How would you describe (Bytedance CEO Zhang) Yiming’s hiring process?
“He’s very persistent, aggressive and persistent!”
Was the reply (source) of Liu Zhen, former head of strategy for Uber China and current Bytedance VP reflecting on how Zhang Yiming convinced her to join Bytedance in 2015.
As the big news broke yesterday of Bytedance’s hire of Disney executive Kevin Mayer (official press release) I thought it worth putting together an article providing context and backstory to the development.
In March CEO Zhang Yiming sent a letter (Chinese) to employees announcing a major company restructuring which surprised many in China as it seemed Zhang was giving up the reins of Chinese operations. The CEO let the whole company know he was shifting his focus to build the global business, already spending nearly two-thirds of his time outside China and promising to “improve the global management team of ByteDance”.
Also in that letter was another ambitious promise – to have 100,000 global employees by the end of the year, with the majority of new staff being hired outside China – an aggressive hiring spree.
To put this into context with some of the global staff headcount of their peers (end 2019).
- Facebook: 44,942
- Google: 118,899
- Alibaba: 116,519
- Tencent: 56,310 (mid 2018)
Zhang has a reputation for taking a persistent and hands-on approach to hiring. During the company’s founding period with just 10’s of staff in 2012 he is said to have personally conducted over 500 interviews including for receptionist positions. He has been personally involved in headhunting a team of international top-level talent to work alongside new hire Mayer. Below I’ve identified some of the key players already in place:
Above: Some of Mayer’s new team
Vanessa Pappas, currently GM of TikTok US, North America & Australia NZ, based in Los Angeles, previously Global Head of Creative Insights at Youtube for over 7 years.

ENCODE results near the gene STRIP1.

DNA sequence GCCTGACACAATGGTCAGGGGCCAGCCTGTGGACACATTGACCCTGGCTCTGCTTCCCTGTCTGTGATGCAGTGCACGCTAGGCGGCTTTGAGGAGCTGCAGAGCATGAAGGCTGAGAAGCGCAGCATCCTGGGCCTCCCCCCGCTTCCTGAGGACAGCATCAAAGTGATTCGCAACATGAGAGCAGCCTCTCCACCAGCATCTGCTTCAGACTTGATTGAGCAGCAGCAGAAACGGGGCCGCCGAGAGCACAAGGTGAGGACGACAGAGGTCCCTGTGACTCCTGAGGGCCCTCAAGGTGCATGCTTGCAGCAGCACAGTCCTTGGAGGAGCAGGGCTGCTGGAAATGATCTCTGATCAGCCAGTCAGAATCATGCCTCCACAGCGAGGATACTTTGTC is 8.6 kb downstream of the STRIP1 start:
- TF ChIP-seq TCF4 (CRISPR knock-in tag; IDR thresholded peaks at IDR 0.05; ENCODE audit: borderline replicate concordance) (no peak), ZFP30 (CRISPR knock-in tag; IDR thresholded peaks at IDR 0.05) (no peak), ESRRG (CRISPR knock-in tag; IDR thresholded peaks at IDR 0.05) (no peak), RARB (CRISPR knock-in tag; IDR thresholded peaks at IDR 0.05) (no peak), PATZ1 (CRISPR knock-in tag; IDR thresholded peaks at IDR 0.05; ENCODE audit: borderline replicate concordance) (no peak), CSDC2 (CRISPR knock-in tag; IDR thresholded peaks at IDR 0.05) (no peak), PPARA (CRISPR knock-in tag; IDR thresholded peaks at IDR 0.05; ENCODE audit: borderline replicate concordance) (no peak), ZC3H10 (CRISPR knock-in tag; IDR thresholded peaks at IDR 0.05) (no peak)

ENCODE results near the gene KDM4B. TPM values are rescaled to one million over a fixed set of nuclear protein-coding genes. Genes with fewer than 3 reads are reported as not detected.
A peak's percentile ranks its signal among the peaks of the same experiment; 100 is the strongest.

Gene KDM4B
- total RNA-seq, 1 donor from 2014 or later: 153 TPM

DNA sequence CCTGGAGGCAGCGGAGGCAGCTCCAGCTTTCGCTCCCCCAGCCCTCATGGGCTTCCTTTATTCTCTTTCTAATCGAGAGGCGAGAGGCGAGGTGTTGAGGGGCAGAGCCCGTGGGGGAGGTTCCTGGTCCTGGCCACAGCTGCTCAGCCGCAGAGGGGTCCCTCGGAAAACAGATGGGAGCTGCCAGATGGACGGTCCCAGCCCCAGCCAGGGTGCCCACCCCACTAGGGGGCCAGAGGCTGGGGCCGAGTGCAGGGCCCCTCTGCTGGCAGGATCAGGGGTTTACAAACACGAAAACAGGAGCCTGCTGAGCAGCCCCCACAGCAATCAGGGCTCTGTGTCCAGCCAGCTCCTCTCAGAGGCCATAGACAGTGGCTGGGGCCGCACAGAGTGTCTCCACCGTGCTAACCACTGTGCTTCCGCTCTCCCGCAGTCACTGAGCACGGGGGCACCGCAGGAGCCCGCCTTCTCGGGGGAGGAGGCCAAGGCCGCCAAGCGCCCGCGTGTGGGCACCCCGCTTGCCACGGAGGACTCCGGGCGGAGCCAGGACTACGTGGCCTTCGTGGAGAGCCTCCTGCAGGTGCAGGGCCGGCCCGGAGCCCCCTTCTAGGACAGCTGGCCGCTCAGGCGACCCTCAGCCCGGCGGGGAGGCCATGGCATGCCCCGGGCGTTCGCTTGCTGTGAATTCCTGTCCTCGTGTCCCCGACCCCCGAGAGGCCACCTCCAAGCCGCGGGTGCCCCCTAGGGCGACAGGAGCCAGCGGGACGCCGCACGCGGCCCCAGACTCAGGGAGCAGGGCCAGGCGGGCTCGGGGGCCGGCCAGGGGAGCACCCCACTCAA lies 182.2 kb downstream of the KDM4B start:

Erich Andersen, VP and Global General Counsel, based in New York, previously VP and Chief IP counsel at Microsoft where he spent 25 years.
Roland Cloutier, Global Chief Security Officer for TikTok based in New York, a security industry veteran and ex US Air Force Combat Security Specialist
Nikhil Gandhi, Head of India (TikTok’s largest market), based in Mumbai. Nikhil spent 9 years as a VP at Walt Disney in India.
TikTok’s two biggest offices today are LA and London with London shaping up to be the new European Head Offices (source).
Former Musical.ly co-founder Alex Zhu, was also mentioned in yesterday’s press release:
“Alex Zhu, the current President of TikTok, will transition to ByteDance VP of Product & Strategy, where he will focus on his primary passion overseeing strategy and product design.”
Returning Zhu to a more product-focused role makes sense. Even during his years at Musical.ly, of the two co-founders, it was Louis Yang who held the more COO like position overseeing the Shanghai team. Zhu may end up playing a similar role to “product guru” Kelly Zhang with Bytedance China, time will tell if he’s capable enough.
Regardless, given the current anti-China climate particularly in the US, Bytedance can’t really afford to have a Chinese national represent TikTok anymore.